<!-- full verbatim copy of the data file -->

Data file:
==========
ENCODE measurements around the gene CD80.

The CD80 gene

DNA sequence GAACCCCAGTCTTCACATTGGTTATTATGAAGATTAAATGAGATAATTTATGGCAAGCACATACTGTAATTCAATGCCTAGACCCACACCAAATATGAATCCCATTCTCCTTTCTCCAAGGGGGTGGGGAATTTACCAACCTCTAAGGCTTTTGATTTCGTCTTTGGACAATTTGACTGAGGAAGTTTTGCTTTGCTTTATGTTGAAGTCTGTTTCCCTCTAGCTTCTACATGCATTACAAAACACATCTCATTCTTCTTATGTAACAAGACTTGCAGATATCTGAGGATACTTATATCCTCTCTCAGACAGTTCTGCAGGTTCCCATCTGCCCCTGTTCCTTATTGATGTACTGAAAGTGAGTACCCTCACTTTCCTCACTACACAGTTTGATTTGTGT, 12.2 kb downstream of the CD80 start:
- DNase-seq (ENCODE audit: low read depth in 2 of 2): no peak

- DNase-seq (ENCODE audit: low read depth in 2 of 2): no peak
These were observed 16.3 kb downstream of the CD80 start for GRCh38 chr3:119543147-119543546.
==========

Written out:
ENCODE measurements around the gene CD80.

The CD80 gene

DNA sequence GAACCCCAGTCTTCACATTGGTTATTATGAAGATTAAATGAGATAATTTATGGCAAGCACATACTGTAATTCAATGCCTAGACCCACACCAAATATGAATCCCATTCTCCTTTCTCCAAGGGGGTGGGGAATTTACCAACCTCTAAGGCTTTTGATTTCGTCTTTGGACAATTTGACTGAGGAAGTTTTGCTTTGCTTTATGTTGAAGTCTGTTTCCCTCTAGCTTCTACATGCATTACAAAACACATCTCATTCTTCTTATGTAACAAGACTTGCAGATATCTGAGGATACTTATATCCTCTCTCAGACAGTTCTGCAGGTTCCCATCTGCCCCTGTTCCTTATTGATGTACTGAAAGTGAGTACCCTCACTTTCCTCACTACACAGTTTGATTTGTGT, 12.2 kb downstream of the CD80 start:
- DNase-seq (ENCODE audit: low read depth in 2 of 2): no peak

- DNase-seq (ENCODE audit: low read depth in 2 of 2): no peak
These were observed 16.3 kb downstream of the CD80 start for GRCh38 chr3:119543147-119543546.